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Aaron McCollum
Aaron McCollum

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Working with the DOM Part 1

This past week has been a lot of focus on JavaScript – learning mainly the fundamentals. Variables, arrays, loops, functions, data structures, and ES6 updates. I’ve split time between learning on The Odin Project and freeCodeCamp for this. I feel fCC has a lot of coding practice, with their whopping 111 exercises for basic JavaScript, while The Odin Project is a really nice supplement for it with some additional resources.

This weekend, I started learning about the DOM and how you can use JavaScript in a website. This has been a little harder, but it’s something super important and I want to make sure I get this before moving on to more advanced JavaScript and some frameworks.

The DOM is called the Document Object Model, and you can think of it as a large family tree with branches. Each branch is called a node, which connects to the elements on your HTML document. Basically, it turns your HTML document into the tree, with the parent elements branching off into their child branches.

<div class="container">
     <div class="child1"></div>
     <div class="child2"></div>
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Above, the container div is the parent and child1 and child2 are the two children that branch off from the container div in the DOM. This is where JavaScript can come into play.

If you’ve ever wondered, JavaScript doesn’t actually change your HTML document. It can’t insert code in there for you. What is does change is the DOM. The DOM is created after the browser parses through your HTML file. Once the DOM is created, the JavaScript you write for your website can then interact with it manipulate it. If you have ever created a basic HTML-only website and ran it in your browser, congratulations you have created a DOM!

As a quick tip when writing JavaScript for the browser, you should either write your JS inside your <script> element at the end of your HTML document, or you can connect an external file with the defer attribute so that it’s read after your HTML document has been read and the DOM has been created. If your JavaScript code runs before the DOM has been fully created, your methods won’t work since there might not be nodes created yet for them to work on. So put your JavaScript code at the bottom of your document, or use the following code snippet in the head section to link it and defer it to later:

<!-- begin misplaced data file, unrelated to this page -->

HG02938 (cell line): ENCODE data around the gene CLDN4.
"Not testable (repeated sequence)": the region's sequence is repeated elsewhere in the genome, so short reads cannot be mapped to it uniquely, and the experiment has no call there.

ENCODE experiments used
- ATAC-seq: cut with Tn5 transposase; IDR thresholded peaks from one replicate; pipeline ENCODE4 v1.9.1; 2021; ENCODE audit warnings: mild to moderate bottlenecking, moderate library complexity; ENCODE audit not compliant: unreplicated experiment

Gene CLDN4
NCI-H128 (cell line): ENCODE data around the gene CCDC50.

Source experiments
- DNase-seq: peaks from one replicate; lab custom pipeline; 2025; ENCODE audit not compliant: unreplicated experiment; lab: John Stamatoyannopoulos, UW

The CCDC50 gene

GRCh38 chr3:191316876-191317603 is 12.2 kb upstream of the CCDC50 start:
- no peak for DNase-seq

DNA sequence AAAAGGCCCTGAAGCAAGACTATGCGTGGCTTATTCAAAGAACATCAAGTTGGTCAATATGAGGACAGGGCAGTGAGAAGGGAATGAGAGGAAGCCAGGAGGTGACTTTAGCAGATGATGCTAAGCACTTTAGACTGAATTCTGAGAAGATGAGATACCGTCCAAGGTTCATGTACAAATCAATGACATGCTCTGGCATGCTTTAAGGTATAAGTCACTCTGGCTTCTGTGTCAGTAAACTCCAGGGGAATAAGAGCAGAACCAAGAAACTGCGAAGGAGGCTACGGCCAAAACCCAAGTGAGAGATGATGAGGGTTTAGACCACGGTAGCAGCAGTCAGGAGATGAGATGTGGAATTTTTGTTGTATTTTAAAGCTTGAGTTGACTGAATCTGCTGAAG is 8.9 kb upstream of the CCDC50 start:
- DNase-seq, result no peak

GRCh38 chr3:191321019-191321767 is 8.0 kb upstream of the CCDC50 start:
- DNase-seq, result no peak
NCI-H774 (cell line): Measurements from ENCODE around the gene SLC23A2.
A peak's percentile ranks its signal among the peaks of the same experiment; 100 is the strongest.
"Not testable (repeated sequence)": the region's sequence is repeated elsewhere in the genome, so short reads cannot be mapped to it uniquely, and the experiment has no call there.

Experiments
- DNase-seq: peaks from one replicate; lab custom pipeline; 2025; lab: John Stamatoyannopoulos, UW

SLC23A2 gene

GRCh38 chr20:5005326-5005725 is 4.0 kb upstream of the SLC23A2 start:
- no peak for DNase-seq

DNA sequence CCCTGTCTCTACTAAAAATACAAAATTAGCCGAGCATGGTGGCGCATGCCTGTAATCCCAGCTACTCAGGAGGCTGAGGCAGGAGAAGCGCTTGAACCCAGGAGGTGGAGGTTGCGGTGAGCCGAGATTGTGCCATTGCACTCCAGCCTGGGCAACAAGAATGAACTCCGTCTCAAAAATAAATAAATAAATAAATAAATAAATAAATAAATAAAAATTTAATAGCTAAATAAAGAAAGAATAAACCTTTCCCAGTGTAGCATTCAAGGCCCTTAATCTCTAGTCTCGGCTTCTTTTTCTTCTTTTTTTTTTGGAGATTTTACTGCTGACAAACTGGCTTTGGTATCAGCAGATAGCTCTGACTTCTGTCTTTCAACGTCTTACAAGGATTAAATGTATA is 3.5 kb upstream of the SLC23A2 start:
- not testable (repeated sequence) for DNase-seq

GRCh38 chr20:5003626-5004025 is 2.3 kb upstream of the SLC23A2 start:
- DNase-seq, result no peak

<script src="js-name-file.js" defer></script>

Each node is an object, so we can use various methods attached to them to manipulate the DOM. Below are some basics I’ve learned this weekend:

Query Selectors

element.querySelector(selector) : references the first match of the selector in the DOM
element.querySelectorAll(selector) : returns a “nodelist” with references to all the matches of the selector.

Element Creation

const myDiv = document.createElement('div') : creates an element in memory only and saves it to a myDiv variable (this does not insert it into the DOM yet, you have to order it to do that with methods below).

Appending Elements

parentNode.appendChild(childNode) : attaches the child node as the last one inside the parent node
parentNode.insertBefore(new, reference) : inserts the new child into the parent node before the reference child

Remove Elements

parentNode.removeChild(child) : removes child from parent on the DOM

Altering Elements

With references to an element (i.e. you saved the reference into a variable like we did with myDiv above), you can use that reference to alter the element properties in the DOM. = "blue"; = "color: red; background: black";
myDiv.setAttribute("style", "color: blue, background: white");
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Working with Classes

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These three classList methods can add or remove classes from myDiv. In reality though, toggle is the one that’s most used and was recommended by The Odin Project. Toggle will add a class if it’s not already there, or it will delete it when called if the class is present. Basically it does the opposite of what is already in the DOM.

Adding text and HTML content

myDiv.textContent = "Hello World!";
myDiv.innerHTML = "<span>Hello World!</span>";
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textContent is preferred to add text due to potential security risks with innerHTML. innerHTML can insert HTML code into your site which can be used by bad actors and black hats to hack you or others.

From practicing this a little, below are three basic steps that you need to more-or-less do each time you write JavaScript to manipulate the DOM.

  1. Select a node or create a new element and save it in a variable: this makes it easier to reference it later when adding styles or attributes.
  2. Add styles to the element or content
  3. Append your element to the parent, either at the end or before another element. I forgot to do this several times while practicing and kept wondering why I wasn’t seeing any changes on the actual screen.

That’s it for now! I’m taking it very slow through this section to really get this down. This is a big foundational part of JavaScript and web development, so I want to make sure I really understand this before I move on. I’ll keep writing about the DOM and some more things I learn later this week.

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